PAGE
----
freely through g and g'. Moreover, as the total Burgers vector is ah112i, a large amount of strain is accumulated as it does so. As the dislocation density increases, in large part due to the a/2h110i dislocations wrapping themselves around the g', the dislocation ribbons become less mobile. It is suggested that this causes the reduction in the strain rate and thus the cessation of primary creep. Hence the operation of {111}h1 10i slip in the g plays an important role both in initiating primary creep and bringing it to an end. 4.2.2. 9508C/185 MPa. A TEM image of a sample crept at 9508C/185 MPa to 0.07% strain (280 h) is shown in Fig. 5. The foil has as its normal the [001] tensile axis. There is no evidence of a breakdown in the g/g' coherency in areas untouched by the creep deformation. A number of dislocations were analysed and all were found to have Burgers vectors consistent with the type a/2h110i. The dislocations running from top right to bottom left have Burgers vectors of two types: a/2[101] (c, e and f) and a/2[01 1] (b, d, g and h). Cutting across these at right angles are much rarer examples of a/2[10 1] (a). In all material crept under these conditions, no dislocations were seen in the g' either as superlattice stacking faults (SSFs) or as pairs of similar a/2h110i dislocations separated by anti-phase boundaries (APBs). In Fig. 5, for example, activity appears to be predominantly on two systems. The dislocations loop between the g' precipitates, sometimes extending slightly into the vertical channels as at a. As they wrap around the [001] face of the g' precipitates, the line direction is [110], hence both dislocations have mixed character at the g/g' interface in

Fig. 5. Transmission electron micrograph of CMSX-4 tested in tertiary creep to 0.07% strain (280 h) at 9508C and 185 MPa. Foil normal is {100}.

MATAN et al.: CREEP OF CMSX-4 SUPERALLOY SINGLE CRYSTALS

the most highly stressed horizontal channels [6, 13]. This is in agreement with the work of Gabb et al. [32], who noted that dislocations formed at the interface to relieve mis®t during annealing without stress were edge dislocations, in contrast to the mixed dislocations formed during a/2h110i{111} octahedral slip.

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4.3. Shape deformation measurements Following Ref. [16], the shape change due to creep deformation is presented as a polar plot of r ÿ rref where r is the local radius and rref is a reference radius, which is chosen to be near to the minimum radius measured in any given specimen. Figure 6(a) shows such a plot for specimen L,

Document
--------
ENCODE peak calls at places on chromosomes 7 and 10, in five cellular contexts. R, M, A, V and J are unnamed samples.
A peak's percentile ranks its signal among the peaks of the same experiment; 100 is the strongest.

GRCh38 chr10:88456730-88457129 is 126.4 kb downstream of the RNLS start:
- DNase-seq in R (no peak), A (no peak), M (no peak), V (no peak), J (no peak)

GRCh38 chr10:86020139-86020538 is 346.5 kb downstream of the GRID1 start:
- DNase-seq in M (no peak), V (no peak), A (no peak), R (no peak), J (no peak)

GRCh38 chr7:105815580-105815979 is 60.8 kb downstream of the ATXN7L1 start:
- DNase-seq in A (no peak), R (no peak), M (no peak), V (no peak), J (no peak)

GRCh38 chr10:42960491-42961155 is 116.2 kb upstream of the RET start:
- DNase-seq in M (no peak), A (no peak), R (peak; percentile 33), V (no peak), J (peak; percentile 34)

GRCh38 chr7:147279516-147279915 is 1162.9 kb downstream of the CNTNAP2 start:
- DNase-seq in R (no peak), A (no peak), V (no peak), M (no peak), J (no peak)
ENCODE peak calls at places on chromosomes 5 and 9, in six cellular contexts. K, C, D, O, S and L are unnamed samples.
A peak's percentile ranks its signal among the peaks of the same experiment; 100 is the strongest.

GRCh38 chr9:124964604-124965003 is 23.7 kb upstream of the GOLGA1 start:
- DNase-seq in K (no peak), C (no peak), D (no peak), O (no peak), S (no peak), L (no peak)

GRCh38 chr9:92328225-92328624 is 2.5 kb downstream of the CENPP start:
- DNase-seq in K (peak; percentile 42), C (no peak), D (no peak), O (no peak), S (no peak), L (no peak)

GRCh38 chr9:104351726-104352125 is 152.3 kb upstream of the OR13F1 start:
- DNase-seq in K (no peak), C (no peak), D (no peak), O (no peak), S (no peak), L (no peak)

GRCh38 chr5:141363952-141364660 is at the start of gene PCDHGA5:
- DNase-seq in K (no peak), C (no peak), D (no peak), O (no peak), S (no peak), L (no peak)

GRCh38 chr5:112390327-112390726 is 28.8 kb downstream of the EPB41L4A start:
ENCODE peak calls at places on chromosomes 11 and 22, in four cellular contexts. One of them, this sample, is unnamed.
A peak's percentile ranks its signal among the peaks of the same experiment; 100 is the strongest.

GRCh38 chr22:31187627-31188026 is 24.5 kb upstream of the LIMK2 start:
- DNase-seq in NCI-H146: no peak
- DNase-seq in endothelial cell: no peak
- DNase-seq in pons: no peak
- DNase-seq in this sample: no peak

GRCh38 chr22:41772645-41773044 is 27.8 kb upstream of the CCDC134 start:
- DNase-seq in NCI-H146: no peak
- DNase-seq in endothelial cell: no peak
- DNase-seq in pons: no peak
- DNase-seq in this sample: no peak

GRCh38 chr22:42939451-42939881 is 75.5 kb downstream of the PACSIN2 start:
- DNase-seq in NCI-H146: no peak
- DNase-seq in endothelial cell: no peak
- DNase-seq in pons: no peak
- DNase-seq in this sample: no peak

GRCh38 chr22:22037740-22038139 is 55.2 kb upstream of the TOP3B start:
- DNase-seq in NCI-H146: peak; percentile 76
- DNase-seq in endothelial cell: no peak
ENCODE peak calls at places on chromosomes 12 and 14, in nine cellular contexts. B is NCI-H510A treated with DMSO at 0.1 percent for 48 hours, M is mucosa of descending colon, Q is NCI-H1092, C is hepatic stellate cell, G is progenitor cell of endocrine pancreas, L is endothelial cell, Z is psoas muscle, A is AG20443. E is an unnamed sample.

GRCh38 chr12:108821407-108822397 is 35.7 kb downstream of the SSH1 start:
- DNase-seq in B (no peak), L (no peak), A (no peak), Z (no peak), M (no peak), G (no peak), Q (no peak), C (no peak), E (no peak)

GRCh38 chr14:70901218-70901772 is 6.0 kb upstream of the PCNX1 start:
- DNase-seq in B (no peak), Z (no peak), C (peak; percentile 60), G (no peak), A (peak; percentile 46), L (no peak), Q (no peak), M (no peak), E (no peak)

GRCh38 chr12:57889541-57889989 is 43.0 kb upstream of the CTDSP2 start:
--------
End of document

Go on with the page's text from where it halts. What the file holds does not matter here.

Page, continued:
Fig. 6. Cross-sectional specimen shape change of (a) sample L crept at 7508C and 750 MPa and (b) sample I crept at 9508C and 185 MPa. The shape changes at the two temperatures indicate that the modes of lattice deformation are di€erent, i.e. {111}h11 2i at 7508C and {111}h1 10i at 9508C.

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which was deformed to a nominal strain of 14% at 7508C and 750 MPa. Note that the plots have been drawn such that h001i directions are orientated

approximately vertically and horizontally. The data quoted are from various positions along the length of the specimen, and correspond therefore to var-

Fig. 7. Stereogram illustrating the positions of the systems with the highest Schmid factors for samples L and I: (a) systems of the form {111}h11 2i, and (b) systems of the form {111}h1 10i. Also given are the Schmid factors in the initial orientation.

MATAN et al.: CREEP OF CMSX-4 SUPERALLOY SINGLE CRYSTALS

ious degrees of creep strain; this has been estimated by determining the fractional reduction of area assuming that any given transverse section is elliptical. Figure 6(b) is a similar plot for sample I which was deformed to 5.5% strain at 9508C and 185 MPa. In the following Section 5, quantitative analysis of the experimental data is attempted using anisotropic deformation models which account for the underlying mechanisms which govern slip. As will be seen, the mode of lattice deformation changes from {111}h11 2i at 7508C to {111}h1 10i at 9508C. Although this is most readily deduced from comparisons of the experimental and computed data, the following argument is sucient to con®rm this assertion. Consider the stereograms in Fig. 7, on which the slip systems with the highest Schmid factors for the various systems are plotted. During deformation, the planes slip over one another in the direction of the Burgers vector; if slip is accommodated by a single slip system, a specimen of initially circular cross-section becomes elliptical, such that the diameter shrinks along the axis onto which the active Burgers vector projects. Moreover, on the stereogram the tensile axis can be considered in such circumstances to move towards the pole of the Burgers vector corresponding to the slip system with the largest Schmid factor. At 7508C this is ( 111)[1 12] and at 9508C (111)[ 101]. The shape changes are distinct, and this fact allows the modes of lattice deformation to be deduced unambiguously.